IRS oversight of joint ventures between exempt and for-profit organizations has undergone substantial change over the past thirty years. This change has important consequences for the health care industry, where joint ventures have grown increasingly common. In the face of unclear guidance and aggressive enforcement of exemption-policing tools such as the private benefit doctrine and the control test, a hospital risks revocation of its tax-exempt status, or liability for unrelated business income tax, when it engages in a joint venture directly. It may be able to eliminate this risk by operating the same joint venture through a for-profit subsidiary; however, such a structure may be less constrained to serve a charitable mission. Thus, the Service's approach to policing tax-exempt status creates incentives to structure joint ventures in a way that may ultimately reduce charitable care. This Note argues that such incentives are undesirable and avoidable, and proposes several reforms that would help to eliminate them.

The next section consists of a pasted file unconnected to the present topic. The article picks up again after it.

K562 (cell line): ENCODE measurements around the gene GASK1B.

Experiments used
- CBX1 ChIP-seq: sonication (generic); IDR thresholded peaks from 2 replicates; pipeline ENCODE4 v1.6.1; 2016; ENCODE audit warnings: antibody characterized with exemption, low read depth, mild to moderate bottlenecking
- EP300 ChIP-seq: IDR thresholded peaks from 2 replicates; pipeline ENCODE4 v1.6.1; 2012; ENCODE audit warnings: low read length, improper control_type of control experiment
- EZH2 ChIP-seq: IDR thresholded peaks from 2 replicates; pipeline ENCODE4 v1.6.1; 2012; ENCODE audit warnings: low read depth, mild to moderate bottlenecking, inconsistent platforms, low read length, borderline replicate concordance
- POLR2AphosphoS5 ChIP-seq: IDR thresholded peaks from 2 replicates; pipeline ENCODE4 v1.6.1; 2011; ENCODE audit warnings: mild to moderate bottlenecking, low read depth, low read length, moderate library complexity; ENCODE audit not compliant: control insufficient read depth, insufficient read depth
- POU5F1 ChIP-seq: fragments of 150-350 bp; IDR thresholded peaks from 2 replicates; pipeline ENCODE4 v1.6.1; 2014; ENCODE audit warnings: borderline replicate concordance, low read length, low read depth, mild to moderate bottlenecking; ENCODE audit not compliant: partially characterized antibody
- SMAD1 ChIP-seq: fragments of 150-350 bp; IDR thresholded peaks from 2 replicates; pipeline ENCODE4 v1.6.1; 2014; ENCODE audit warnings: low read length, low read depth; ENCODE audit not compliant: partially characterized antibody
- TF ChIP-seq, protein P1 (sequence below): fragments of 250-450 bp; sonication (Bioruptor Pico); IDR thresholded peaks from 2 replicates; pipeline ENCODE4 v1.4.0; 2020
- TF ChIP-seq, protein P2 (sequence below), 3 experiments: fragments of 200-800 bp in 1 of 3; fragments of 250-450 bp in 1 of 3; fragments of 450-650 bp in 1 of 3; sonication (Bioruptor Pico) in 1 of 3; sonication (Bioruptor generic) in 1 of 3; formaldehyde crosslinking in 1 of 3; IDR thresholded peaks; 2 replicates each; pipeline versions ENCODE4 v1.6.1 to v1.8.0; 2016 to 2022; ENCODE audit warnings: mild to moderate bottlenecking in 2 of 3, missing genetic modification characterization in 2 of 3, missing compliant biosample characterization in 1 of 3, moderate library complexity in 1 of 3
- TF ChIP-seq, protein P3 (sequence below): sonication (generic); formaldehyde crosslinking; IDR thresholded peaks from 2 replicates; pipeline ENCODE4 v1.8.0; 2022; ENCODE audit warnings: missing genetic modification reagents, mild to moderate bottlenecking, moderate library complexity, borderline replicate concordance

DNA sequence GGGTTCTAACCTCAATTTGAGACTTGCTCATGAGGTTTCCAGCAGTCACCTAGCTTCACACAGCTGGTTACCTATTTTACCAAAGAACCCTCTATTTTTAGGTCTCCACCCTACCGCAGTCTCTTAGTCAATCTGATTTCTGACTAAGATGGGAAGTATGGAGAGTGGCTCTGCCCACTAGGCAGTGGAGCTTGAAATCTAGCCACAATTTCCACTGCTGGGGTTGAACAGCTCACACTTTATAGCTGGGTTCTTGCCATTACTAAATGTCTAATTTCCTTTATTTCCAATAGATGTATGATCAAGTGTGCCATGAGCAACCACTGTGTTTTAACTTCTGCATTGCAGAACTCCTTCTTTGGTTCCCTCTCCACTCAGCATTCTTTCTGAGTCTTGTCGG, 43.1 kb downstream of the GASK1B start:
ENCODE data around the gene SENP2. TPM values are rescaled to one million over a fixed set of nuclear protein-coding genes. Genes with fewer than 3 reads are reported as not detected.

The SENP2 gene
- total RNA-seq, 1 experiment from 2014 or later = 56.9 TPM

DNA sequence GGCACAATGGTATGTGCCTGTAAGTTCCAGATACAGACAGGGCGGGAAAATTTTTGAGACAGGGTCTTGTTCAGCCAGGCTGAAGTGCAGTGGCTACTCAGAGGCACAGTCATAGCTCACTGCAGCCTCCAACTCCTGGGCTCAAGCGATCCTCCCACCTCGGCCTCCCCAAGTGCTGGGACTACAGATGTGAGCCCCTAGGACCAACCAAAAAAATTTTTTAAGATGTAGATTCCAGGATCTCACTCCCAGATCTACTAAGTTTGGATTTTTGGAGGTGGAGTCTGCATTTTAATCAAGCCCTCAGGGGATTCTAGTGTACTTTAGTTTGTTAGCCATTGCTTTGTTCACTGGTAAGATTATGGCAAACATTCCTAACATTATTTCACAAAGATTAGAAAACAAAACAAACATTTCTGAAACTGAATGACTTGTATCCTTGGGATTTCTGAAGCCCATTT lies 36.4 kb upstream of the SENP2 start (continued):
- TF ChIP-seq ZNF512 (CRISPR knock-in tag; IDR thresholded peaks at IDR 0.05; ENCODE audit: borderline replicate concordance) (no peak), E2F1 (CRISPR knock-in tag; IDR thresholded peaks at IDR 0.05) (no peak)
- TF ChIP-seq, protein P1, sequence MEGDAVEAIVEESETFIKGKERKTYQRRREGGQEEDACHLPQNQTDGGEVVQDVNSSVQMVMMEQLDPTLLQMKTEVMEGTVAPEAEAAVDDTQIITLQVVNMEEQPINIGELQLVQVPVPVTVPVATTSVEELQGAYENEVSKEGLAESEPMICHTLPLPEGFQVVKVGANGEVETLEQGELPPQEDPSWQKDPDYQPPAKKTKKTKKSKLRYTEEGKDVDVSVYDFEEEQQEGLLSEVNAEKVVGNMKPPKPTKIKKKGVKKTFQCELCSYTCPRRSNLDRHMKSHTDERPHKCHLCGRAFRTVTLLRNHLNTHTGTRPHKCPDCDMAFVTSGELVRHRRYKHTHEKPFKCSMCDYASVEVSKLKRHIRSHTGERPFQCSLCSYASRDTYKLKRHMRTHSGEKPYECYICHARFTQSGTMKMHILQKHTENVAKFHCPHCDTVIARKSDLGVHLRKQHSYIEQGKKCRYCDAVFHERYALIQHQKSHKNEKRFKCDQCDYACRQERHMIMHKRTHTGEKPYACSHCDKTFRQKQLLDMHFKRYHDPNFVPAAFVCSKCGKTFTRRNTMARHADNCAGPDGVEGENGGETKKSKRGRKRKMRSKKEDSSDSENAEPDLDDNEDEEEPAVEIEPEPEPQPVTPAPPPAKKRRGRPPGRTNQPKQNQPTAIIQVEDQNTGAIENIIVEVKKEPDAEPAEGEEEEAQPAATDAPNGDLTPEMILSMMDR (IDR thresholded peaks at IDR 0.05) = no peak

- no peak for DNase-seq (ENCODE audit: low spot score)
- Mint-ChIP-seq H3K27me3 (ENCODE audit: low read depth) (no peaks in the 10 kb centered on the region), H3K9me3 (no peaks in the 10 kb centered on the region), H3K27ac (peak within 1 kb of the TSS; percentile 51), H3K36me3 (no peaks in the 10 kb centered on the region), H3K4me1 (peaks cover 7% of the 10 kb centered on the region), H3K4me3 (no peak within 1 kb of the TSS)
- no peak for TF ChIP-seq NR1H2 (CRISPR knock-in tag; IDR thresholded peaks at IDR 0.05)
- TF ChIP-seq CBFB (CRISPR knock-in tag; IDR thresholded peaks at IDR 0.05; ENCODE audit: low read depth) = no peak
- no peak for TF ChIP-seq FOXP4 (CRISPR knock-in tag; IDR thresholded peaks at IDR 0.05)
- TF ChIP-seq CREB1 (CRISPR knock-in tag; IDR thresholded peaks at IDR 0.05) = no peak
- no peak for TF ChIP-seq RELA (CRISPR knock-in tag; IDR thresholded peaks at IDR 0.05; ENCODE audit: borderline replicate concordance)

Roger P. Meyers,
Risky Ventures: The Impact of IRS Health Care Joint Venture Policy,
U. Mich. J. L. Reform
Available at: https://repository.law.umich.edu/mjlr/vol42/iss2/6